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article imageNew study — Opioid deaths are 24 percent higher than we thought

By Karen Graham     Aug 8, 2017 in Health
Charlottesville - The grim death statistics are hard to swallow - 91 Americans die every day from an opioid overdose. But even with the disturbing numbers, a University of Virginia researcher says we are under-counting by about 24 percent.
The new study, published in the American Journal of Preventive Medicine, describes a method to fill in the blanks on death certificates. Dr. Christopher Ruhm, a professor of public policy and economics in the Frank Batten School of Leadership and Public Policy at the University of Virginia, says we are under-reporting opioid and heroin-related mortality figures by as much as 24 percent.
As Dr. Ruhm points out, while the opioid crisis is at epidemic proportions, the incidence of addiction varies from state to state, as does the proportion of opioid versus heroin deaths. Added to the lack of specific data is the fact that fully one-fourth of all death certificates fail to note the specific drug responsible for the death of the individual.
That failure adds to the difficulty of targeting enforcement and treatment programs at both the state and federal levels. However, the new research paper presents a corrective procedure that redefines the data, resulting is major shifts in the state-by-state statistics on drug overdose deaths.
Preparing heroin for injection.
Preparing heroin for injection.
Psychonaught | Wikimedia Commons
Virginia, along with states like Vermont and South Dakota identified the specific drug on death certificates over 95 percent of the time. For example, the Office of the Attorney General in Virginia estimates that over 900 residents died from heroin or opioid overdoses in the state in 2015.
To explain his findings, Dr. Ruhm says he used "statistical analysis to account for the roughly 20 to 25 percent of death certificates for which an overdose is listed as the suspected cause of death, but no drug is specified." By comparing death certificates from areas with similar demographics but more accurate reporting of specific drugs with certificates lacking drug information, he was able to show that "national estimates for specific types of drug involvement are 30 to 50 percent lower than they should be."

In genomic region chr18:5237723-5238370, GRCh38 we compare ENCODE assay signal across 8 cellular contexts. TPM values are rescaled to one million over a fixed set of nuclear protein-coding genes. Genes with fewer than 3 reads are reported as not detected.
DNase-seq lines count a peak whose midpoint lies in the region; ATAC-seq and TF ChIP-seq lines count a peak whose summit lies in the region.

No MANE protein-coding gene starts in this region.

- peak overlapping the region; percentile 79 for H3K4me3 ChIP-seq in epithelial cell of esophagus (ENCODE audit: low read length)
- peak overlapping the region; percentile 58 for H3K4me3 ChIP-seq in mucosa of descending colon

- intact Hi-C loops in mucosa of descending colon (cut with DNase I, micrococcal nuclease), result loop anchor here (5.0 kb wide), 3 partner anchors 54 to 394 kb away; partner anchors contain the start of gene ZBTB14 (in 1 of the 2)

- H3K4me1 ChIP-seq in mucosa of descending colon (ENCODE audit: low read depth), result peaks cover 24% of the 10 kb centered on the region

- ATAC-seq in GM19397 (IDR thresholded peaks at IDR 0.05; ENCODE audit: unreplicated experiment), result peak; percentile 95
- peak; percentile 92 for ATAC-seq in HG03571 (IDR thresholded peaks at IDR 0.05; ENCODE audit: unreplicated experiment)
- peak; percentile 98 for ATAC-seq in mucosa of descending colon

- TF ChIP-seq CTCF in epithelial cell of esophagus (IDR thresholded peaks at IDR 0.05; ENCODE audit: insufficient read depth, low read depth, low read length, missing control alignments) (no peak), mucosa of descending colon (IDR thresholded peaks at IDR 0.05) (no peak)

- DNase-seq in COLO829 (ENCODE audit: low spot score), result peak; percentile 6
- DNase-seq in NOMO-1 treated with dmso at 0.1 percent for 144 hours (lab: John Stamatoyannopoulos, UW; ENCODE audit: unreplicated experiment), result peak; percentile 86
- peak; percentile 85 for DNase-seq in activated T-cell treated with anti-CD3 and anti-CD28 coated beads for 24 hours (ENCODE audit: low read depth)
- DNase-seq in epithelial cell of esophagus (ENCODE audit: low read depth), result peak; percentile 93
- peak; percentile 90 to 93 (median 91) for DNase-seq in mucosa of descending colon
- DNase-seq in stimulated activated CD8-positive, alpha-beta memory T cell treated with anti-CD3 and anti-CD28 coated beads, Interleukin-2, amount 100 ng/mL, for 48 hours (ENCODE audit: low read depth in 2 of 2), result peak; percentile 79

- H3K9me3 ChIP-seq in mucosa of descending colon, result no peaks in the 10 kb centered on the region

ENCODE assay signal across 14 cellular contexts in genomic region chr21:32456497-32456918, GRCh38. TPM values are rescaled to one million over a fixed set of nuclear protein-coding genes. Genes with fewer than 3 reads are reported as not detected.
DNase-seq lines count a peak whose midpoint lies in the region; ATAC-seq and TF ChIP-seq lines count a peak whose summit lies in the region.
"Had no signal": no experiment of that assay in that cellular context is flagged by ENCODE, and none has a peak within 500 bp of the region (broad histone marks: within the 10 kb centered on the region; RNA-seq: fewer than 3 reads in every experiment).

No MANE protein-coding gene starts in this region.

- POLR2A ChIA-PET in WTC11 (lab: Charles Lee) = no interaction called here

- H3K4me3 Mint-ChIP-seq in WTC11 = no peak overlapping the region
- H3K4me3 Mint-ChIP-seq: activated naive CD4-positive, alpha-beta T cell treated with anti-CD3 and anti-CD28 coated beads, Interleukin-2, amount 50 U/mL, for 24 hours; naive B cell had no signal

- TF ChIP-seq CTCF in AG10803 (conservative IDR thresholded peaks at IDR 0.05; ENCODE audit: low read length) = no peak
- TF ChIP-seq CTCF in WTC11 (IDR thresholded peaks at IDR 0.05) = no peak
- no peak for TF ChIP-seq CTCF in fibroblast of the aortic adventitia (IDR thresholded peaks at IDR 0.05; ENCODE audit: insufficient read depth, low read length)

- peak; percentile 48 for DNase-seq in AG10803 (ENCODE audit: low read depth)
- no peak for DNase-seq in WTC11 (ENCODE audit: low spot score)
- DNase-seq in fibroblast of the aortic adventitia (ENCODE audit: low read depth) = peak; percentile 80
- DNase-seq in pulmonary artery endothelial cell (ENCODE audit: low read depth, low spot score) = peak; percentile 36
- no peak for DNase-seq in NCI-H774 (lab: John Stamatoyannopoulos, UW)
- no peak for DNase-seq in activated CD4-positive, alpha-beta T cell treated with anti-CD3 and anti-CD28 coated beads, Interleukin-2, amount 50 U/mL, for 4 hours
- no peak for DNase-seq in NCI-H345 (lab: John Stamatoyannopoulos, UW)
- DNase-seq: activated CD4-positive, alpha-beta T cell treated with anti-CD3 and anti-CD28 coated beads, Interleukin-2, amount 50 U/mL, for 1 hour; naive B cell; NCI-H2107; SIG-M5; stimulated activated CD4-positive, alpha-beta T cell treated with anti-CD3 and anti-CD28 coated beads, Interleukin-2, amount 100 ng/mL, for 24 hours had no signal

The information used in the study was obtained from the 2008 and 2014 Centers for Disease Control and Prevention Multiple Cause of Death (MCOD) files. The MCOD files included information on a single underlying cause of death and up to 20 additional causes, and also provided age, race/ethnicity, gender, year, weekday, and place of death.
Why is accurate reporting of specific drugs involved in an overdose death important? Generally, in the area of funding, federal policies specifically target states with severe opioid or heroin problems. However, more to the point, "geographic disparities in drug poisoning deaths are substantial and a correct assessment of them is almost certainly a prerequisite for designing policies to address the fatal drug epidemic," concludes Dr. Ruhm.
More about opioid crisis, statistical models, 24 percent higher, CDC, death certificates